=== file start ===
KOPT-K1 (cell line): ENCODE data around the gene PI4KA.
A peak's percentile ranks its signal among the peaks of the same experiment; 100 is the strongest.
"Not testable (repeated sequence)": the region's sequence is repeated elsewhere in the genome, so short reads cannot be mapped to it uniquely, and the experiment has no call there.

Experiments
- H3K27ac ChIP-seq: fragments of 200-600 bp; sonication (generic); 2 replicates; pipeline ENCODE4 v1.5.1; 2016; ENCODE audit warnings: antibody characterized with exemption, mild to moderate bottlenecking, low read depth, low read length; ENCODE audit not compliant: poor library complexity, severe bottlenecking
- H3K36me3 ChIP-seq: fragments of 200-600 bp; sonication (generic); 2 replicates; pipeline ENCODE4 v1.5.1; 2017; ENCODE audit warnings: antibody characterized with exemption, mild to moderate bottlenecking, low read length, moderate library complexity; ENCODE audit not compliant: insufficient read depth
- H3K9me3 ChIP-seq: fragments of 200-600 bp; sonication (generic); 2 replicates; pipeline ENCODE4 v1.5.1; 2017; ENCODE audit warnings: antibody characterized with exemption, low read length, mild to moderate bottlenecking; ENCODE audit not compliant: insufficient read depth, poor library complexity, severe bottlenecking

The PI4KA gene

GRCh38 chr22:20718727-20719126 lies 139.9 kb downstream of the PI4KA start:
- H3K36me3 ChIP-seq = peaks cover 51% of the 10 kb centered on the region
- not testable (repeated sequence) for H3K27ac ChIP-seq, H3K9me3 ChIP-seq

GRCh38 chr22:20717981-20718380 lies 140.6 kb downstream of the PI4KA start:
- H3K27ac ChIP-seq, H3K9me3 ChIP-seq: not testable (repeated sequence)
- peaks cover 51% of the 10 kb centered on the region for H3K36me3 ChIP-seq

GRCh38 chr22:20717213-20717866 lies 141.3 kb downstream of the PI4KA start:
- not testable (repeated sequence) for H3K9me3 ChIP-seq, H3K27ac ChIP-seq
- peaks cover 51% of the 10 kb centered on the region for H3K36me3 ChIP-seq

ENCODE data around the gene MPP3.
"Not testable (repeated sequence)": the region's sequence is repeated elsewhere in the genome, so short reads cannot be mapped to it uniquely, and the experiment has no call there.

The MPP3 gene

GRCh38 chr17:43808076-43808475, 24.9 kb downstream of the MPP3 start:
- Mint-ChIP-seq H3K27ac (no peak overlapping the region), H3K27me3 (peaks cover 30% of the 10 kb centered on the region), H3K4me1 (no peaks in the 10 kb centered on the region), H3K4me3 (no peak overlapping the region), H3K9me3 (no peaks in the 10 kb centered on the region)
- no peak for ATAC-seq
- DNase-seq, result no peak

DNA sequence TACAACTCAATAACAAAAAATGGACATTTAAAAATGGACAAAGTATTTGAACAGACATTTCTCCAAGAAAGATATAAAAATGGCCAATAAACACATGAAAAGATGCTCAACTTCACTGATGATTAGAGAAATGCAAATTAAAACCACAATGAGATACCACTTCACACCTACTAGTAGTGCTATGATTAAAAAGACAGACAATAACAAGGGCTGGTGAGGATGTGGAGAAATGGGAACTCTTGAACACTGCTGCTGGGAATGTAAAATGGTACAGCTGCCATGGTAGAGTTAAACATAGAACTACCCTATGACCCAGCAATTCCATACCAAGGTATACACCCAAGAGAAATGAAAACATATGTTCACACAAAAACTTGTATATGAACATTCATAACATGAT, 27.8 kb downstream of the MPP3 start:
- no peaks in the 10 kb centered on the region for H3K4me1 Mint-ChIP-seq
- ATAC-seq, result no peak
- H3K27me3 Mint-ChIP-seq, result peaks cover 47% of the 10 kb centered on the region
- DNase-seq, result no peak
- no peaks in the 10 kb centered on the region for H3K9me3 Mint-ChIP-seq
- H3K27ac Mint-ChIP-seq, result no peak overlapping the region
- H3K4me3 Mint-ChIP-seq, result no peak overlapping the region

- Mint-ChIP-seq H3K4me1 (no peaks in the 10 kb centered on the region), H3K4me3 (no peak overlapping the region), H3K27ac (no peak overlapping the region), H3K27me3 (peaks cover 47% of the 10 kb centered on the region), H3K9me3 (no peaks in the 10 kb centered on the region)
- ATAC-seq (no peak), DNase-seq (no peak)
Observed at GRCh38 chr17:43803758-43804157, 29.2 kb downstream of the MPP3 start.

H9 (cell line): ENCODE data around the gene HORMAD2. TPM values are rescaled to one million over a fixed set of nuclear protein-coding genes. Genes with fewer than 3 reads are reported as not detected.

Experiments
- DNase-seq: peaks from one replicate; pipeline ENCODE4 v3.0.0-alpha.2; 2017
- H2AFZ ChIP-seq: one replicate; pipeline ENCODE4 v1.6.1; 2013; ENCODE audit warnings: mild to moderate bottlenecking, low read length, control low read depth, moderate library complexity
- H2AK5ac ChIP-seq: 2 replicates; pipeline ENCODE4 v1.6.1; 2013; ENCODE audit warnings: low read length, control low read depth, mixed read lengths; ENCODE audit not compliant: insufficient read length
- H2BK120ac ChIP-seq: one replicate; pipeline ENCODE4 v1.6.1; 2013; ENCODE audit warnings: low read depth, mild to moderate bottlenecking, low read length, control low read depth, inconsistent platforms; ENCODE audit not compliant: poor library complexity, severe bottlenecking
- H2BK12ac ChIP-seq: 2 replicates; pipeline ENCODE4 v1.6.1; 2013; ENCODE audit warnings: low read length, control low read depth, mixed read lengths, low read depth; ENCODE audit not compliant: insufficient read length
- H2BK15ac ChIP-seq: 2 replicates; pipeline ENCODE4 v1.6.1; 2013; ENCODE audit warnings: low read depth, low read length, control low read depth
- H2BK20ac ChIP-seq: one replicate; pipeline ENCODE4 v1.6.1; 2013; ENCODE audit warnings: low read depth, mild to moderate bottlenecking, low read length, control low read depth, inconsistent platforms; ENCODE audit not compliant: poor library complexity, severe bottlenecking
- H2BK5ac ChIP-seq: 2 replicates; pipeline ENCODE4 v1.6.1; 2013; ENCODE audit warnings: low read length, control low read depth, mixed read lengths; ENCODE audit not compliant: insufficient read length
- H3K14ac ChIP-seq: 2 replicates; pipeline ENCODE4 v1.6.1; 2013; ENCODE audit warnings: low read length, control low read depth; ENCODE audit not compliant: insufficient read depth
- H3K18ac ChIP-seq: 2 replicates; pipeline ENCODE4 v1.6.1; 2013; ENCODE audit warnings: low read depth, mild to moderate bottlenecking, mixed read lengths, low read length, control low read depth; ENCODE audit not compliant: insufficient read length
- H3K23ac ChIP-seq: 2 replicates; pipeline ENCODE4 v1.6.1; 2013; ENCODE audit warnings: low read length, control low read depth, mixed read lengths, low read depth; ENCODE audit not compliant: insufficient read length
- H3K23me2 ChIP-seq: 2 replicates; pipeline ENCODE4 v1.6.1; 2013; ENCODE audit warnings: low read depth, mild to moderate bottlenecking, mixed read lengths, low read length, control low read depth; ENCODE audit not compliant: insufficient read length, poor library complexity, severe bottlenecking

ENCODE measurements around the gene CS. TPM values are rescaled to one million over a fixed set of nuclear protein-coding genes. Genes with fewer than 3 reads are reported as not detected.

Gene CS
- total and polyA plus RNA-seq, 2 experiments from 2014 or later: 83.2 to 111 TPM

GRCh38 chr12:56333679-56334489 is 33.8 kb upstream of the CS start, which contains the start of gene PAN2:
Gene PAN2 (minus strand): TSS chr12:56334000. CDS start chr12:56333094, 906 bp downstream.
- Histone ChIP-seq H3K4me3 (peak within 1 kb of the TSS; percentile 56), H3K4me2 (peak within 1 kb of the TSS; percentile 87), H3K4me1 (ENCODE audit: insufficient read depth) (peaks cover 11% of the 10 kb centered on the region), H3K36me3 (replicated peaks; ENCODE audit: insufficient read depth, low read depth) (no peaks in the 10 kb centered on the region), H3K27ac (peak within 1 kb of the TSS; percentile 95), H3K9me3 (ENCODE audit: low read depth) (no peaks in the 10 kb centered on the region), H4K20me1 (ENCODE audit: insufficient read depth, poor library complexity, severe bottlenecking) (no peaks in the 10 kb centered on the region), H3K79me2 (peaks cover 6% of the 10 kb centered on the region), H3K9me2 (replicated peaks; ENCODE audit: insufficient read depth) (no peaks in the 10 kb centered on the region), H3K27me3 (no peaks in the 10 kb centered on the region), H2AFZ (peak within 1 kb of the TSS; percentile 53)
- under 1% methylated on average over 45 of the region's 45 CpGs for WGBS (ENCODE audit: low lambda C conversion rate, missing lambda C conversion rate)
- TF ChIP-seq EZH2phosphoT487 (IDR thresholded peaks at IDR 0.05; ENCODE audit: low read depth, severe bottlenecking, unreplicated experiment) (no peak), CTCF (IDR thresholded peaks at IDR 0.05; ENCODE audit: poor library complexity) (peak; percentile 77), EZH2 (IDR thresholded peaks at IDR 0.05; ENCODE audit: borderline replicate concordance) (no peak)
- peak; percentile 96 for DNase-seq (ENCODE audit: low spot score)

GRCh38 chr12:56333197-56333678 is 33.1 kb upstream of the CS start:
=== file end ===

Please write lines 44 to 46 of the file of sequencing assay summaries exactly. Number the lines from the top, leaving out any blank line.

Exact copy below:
- H2BK20ac ChIP-seq: one replicate; pipeline ENCODE4 v1.6.1; 2013; ENCODE audit warnings: low read depth, mild to moderate bottlenecking, low read length, control low read depth, inconsistent platforms; ENCODE audit not compliant: poor library complexity, severe bottlenecking
- H2BK5ac ChIP-seq: 2 replicates; pipeline ENCODE4 v1.6.1; 2013; ENCODE audit warnings: low read length, control low read depth, mixed read lengths; ENCODE audit not compliant: insufficient read length
- H3K14ac ChIP-seq: 2 replicates; pipeline ENCODE4 v1.6.1; 2013; ENCODE audit warnings: low read length, control low read depth; ENCODE audit not compliant: insufficient read depth